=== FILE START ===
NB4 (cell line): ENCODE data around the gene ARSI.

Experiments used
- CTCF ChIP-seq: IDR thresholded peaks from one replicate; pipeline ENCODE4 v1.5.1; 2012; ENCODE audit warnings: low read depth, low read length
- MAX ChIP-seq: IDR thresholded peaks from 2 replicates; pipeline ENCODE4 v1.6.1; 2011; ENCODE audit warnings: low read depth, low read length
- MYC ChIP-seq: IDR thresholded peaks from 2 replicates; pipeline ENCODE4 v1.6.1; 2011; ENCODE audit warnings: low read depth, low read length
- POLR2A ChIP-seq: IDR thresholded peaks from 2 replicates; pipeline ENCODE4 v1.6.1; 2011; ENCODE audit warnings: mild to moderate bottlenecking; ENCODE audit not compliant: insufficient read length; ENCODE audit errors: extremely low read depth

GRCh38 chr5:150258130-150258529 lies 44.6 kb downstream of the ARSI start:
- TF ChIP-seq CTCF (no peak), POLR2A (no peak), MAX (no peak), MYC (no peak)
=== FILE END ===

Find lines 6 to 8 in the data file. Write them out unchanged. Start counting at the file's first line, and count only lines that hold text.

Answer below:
- POLR2A ChIP-seq: IDR thresholded peaks from 2 replicates; pipeline ENCODE4 v1.6.1; 2011; ENCODE audit warnings: mild to moderate bottlenecking; ENCODE audit not compliant: insufficient read length; ENCODE audit errors: extremely low read depth

GRCh38 chr5:150258130-150258529 lies 44.6 kb downstream of the ARSI start:
- TF ChIP-seq CTCF (no peak), POLR2A (no peak), MAX (no peak), MYC (no peak)